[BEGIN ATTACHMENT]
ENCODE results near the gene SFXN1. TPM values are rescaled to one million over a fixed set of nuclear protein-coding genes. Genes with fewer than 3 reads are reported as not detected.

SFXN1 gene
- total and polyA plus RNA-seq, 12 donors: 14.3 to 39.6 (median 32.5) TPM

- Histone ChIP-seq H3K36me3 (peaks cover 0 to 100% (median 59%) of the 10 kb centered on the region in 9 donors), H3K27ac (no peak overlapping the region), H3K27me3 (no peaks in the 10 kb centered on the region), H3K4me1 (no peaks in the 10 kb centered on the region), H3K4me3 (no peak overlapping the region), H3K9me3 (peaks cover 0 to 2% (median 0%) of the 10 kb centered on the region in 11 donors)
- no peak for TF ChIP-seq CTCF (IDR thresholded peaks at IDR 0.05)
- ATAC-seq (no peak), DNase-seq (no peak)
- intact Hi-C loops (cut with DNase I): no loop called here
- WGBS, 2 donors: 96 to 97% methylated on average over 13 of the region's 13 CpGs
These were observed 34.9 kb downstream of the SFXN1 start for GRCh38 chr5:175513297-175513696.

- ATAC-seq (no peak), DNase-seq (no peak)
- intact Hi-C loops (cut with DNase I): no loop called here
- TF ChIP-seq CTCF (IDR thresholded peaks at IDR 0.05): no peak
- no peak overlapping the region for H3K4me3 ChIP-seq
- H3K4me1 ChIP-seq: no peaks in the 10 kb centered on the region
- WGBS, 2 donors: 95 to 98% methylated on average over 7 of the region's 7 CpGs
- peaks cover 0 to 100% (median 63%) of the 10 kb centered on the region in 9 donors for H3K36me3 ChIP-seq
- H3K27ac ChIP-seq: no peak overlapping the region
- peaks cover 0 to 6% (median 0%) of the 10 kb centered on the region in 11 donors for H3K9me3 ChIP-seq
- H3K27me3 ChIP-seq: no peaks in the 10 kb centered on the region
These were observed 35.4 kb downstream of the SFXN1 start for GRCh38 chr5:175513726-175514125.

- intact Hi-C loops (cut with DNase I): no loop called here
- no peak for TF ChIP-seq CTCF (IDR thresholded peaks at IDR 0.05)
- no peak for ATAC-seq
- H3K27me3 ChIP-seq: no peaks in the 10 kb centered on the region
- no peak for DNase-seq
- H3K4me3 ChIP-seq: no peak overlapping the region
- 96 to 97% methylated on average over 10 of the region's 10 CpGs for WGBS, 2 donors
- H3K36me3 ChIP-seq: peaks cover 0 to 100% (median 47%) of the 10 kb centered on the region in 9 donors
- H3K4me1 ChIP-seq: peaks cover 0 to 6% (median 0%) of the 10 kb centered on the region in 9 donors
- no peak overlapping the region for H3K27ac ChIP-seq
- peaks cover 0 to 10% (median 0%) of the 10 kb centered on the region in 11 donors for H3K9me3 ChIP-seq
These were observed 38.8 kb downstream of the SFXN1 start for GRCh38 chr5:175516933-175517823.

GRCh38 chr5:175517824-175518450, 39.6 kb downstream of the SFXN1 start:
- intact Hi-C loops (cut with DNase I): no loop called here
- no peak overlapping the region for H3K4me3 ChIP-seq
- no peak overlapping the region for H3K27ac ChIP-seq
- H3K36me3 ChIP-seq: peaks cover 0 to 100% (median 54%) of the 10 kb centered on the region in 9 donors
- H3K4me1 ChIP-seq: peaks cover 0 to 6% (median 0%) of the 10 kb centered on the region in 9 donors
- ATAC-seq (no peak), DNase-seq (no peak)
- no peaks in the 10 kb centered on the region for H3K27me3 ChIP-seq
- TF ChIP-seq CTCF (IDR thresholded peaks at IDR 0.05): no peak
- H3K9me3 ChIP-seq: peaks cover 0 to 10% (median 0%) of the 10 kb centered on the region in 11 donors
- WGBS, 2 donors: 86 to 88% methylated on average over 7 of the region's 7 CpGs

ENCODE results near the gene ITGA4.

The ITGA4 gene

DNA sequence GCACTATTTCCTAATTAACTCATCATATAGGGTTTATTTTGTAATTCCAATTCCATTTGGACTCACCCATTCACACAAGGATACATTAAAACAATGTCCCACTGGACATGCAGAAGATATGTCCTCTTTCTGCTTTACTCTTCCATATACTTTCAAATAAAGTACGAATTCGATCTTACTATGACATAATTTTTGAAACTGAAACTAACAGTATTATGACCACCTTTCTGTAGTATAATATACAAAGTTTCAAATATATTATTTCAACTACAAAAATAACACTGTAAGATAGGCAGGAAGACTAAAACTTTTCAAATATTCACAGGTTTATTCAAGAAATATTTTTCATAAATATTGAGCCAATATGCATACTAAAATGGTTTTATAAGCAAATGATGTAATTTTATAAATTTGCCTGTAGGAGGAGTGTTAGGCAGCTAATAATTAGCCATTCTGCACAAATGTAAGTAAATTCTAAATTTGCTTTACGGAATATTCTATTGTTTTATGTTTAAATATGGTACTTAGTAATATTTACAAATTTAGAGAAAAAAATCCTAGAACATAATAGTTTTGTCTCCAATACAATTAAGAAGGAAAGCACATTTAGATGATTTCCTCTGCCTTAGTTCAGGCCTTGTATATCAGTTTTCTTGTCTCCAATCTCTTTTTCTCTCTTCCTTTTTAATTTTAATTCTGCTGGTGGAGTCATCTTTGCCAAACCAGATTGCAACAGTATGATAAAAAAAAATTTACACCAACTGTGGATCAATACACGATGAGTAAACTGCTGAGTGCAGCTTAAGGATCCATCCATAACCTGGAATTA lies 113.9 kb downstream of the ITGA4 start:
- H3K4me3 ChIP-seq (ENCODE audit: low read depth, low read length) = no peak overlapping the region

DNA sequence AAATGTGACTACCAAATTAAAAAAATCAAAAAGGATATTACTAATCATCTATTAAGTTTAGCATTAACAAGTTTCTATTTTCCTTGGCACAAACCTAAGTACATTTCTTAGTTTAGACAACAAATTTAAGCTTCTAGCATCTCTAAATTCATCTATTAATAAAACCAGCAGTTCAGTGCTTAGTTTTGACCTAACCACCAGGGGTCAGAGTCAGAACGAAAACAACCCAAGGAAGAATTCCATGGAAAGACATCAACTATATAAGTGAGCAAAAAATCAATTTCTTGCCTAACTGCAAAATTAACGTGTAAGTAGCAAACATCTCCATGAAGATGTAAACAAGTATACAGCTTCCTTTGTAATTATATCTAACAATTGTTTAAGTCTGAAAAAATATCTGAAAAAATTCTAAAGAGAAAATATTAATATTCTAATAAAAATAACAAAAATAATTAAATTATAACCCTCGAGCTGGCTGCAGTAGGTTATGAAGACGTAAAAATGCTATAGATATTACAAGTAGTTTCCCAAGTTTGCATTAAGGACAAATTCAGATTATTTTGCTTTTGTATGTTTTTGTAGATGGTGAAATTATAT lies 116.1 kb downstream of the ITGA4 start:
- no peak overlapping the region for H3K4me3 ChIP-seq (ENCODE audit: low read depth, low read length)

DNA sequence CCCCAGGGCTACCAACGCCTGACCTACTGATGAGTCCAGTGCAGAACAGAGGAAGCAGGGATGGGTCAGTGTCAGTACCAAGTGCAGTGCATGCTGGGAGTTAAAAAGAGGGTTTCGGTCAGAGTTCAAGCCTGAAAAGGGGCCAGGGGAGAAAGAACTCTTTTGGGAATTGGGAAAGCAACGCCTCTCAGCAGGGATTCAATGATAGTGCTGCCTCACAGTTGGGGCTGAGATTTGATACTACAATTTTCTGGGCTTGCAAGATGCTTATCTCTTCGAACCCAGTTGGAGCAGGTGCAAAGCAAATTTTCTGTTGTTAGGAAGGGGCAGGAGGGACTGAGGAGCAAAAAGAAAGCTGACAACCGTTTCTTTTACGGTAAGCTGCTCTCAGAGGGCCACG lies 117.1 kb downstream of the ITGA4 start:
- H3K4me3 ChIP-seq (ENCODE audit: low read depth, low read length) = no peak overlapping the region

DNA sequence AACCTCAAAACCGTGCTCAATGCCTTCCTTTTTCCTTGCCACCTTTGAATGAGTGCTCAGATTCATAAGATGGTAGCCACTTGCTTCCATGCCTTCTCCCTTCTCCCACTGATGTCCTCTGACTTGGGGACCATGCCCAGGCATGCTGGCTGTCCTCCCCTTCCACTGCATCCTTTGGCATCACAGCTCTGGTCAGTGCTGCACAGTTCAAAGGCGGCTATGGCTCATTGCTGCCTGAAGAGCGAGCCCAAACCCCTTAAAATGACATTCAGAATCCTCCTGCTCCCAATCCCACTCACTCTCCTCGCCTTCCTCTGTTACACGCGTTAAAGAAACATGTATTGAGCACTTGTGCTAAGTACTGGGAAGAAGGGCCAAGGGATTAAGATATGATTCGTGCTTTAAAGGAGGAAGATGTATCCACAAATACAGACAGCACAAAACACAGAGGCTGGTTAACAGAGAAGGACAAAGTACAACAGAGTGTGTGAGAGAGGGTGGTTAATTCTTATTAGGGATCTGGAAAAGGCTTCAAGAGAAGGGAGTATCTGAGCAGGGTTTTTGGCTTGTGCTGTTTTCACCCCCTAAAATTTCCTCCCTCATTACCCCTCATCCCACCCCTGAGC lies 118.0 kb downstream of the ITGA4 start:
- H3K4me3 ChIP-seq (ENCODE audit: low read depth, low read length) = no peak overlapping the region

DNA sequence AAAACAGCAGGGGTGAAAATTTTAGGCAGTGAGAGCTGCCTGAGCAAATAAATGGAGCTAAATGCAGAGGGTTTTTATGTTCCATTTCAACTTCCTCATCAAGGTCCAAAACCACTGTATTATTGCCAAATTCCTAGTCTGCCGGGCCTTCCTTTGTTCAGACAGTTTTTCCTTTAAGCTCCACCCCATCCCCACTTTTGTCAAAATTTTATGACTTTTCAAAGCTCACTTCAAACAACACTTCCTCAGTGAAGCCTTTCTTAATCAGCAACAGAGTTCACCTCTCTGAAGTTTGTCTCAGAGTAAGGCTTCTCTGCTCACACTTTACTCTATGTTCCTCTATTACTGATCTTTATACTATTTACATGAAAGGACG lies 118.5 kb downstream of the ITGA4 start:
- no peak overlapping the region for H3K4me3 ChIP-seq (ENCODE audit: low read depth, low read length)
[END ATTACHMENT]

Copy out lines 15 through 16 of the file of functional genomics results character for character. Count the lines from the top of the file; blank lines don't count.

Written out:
- WGBS, 2 donors: 95 to 98% methylated on average over 7 of the region's 7 CpGs
- peaks cover 0 to 100% (median 63%) of the 10 kb centered on the region in 9 donors for H3K36me3 ChIP-seq